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  2. Social Security is already a welfare program — the one who earns the maximum gets about 1/2 as much as a percentage of his wages as do those at the lowest end of earnings (26% versus 53% See: https://www.nasi.org/learn/socialsecurity/benefits-compare-earnings ) The government can’t resist favoring some people over others whenever they provice some “service”. They forgive student loans after students attend expensive colleges and chose majors with little earning potential. They forgive housing loands after home buyers take out a loan higher than they can afford. They lower rates on coastal properties that are subject to flooding so that other taxpayers have to make up for the coastal property owners foolish decisions. And I could go on and on and on — welfare for all – all the time — that’s government and while it is worse when their is a lawless Dem President like Obama it isn’t great with a Republican like G. W. Bush either (for example he went for a Medicare drug program that was unaffordable to the country but a boon for Big Pharma). But the Romans did the same thing 2000 plus years ago — they bought votes with favors (the circus and wheat for the masses) and enriched their friends by various means including stealing property from the owners (kind of like using eminent domain to build a mall or a housing development).

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    • David. Looking at earnings vs social security payout only tells part of the story. Social Security was started so no one in retirement would have to live in poverty. It has always been a welfare program. We all pay different amounts of taxes based on income level. At 60 I pay property tax that funds schools, but I do not have any kids in school.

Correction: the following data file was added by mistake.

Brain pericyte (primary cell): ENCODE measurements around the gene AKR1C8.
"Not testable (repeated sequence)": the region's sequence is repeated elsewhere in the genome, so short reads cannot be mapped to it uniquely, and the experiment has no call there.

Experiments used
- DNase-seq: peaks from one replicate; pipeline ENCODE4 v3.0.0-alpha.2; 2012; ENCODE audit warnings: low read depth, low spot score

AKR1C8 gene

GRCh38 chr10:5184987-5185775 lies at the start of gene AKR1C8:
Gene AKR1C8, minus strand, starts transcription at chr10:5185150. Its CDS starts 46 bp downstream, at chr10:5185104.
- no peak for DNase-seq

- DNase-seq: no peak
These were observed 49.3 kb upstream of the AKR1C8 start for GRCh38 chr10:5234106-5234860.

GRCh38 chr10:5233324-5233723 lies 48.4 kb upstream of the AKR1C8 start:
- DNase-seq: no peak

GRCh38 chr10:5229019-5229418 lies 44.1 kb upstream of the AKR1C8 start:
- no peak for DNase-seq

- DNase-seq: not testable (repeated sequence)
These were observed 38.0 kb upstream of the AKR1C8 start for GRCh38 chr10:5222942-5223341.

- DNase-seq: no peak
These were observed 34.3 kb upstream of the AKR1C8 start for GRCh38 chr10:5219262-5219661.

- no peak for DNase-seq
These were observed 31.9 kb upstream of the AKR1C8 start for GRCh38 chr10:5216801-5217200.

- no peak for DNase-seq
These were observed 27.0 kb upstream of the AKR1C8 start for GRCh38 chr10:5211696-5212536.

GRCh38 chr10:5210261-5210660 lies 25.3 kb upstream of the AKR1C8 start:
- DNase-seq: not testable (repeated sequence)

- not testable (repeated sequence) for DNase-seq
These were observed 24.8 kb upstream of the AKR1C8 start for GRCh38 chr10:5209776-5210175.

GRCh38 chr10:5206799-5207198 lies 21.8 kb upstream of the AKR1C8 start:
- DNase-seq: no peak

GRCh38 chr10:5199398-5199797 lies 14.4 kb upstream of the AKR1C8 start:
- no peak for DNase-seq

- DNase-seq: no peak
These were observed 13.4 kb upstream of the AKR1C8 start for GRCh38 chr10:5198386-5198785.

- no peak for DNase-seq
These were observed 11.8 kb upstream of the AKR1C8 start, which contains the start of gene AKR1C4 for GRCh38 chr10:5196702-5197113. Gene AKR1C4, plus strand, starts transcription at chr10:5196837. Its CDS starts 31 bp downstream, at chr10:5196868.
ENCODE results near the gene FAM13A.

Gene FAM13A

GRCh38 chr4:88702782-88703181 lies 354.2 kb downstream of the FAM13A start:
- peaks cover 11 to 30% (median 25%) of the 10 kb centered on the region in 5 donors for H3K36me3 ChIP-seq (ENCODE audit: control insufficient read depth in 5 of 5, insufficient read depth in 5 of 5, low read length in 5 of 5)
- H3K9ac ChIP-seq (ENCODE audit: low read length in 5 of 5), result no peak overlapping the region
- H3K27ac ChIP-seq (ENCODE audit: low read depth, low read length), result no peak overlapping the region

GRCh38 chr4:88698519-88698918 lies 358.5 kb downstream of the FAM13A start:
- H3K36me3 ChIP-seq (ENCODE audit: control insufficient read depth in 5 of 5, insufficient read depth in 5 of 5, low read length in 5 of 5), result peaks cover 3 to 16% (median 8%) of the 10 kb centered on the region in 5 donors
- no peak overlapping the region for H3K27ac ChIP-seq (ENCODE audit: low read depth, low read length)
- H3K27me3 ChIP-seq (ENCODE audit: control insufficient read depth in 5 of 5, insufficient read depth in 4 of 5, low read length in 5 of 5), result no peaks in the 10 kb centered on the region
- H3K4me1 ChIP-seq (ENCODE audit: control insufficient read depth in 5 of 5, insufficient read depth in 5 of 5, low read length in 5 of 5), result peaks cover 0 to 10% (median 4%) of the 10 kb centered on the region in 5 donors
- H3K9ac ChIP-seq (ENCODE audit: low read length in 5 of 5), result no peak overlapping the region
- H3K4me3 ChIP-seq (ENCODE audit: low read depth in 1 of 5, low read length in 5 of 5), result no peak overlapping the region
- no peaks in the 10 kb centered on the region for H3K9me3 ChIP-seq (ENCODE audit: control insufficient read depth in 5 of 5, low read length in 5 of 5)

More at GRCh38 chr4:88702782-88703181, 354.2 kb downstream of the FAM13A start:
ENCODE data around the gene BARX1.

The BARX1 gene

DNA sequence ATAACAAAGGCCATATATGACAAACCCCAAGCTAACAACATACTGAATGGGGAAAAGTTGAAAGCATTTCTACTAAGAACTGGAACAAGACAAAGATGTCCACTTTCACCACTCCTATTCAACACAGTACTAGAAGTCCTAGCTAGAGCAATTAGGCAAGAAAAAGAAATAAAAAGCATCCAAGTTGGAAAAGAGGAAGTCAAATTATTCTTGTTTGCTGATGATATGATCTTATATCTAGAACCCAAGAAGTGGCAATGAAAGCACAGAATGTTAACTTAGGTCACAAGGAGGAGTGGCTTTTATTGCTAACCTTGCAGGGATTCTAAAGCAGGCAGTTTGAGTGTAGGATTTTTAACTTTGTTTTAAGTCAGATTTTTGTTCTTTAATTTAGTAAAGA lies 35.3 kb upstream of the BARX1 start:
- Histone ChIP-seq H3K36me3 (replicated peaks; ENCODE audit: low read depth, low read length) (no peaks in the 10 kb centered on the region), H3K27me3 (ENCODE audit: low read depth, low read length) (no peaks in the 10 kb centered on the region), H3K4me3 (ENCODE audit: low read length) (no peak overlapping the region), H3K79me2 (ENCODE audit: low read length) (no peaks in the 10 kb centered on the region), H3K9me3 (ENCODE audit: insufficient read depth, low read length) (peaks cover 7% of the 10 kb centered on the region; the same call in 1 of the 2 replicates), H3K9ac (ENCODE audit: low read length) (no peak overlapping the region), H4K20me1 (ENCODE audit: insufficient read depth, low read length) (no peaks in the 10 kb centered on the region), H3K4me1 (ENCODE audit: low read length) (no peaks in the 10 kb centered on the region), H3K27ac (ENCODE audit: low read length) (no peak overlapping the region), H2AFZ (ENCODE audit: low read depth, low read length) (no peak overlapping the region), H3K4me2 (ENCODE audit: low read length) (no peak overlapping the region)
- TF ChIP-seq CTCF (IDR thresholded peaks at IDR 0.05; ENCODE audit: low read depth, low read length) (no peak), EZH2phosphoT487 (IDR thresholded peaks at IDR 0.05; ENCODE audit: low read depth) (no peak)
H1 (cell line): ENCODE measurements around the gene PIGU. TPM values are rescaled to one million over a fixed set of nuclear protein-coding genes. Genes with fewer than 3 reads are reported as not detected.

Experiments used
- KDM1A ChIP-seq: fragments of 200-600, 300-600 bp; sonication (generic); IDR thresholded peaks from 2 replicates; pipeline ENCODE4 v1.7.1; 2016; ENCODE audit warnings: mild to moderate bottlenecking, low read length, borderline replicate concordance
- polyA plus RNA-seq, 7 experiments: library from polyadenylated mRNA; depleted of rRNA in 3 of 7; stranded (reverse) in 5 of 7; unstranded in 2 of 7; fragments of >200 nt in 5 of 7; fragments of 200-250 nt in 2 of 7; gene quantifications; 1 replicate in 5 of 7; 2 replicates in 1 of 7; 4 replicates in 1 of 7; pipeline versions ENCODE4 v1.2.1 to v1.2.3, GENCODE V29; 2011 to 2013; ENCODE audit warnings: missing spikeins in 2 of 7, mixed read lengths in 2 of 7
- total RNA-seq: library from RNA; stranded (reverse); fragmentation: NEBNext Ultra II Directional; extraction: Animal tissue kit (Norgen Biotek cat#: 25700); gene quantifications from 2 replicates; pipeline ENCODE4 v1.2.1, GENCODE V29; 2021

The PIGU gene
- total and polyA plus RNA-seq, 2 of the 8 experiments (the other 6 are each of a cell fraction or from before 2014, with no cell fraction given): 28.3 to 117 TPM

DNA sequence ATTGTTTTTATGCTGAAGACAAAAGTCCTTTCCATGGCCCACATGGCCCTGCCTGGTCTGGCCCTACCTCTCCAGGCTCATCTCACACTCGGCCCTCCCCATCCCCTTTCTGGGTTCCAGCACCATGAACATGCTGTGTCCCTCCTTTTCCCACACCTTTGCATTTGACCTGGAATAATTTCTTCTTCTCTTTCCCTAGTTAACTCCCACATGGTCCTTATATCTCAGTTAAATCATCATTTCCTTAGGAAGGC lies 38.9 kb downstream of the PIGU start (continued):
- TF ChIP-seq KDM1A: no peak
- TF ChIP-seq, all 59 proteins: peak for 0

Again looking at the data does not tell the whole story. A top wage earner that paid the max SS tax is in a better position to delay taking benefits until age 70, boosting his benefit to $38,834 per year. If he has a non working spouse, who never paid into SS, more likely with higher wage earners, his family benefit grows to$58,251 or $582,510, over 10 years. This covers over 50% of pre retirement income. The low wage benefit grows much slower, his family benefit grows to $22,017 or $220,170, over 10 years. Replacing about 80% of his pre retirement income. But which family is living better in our high cost economy?

      It may be time to rethink the spousal benefit, since additional taxes were not collected to cover these benefits.
      We need to fix SS now or future retirees will just go on welfare or benefits will be paid out of general tax revenues or deficit dollars. I do not see that working well for the average taxpayer.
      I for one would would rather see SS stay a pay as you go system with adjustments in taxes and benefits.
      Even if it means zero colas, some years or colas capped 1% below inflation.

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  3. The politicians need to stop giving themselves bonuses..and give the money back to the people who need it..esp Social Security..they dont have to worry..about their golden years..they are set…but regular people..need this money..so we need to get COLA raises and such..stop being so greedy with our money

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  4. No, their promise is to take from others, out of others (unearned, undeserved) abundance, to give to you. It is why people will vote for democrats (and Republicans, like “W”) who promise more, and more, and more to get your vote today – despite the fact that they have no plan to pay for it, or with planned funding from those too young to vote, or generations as yet unborn.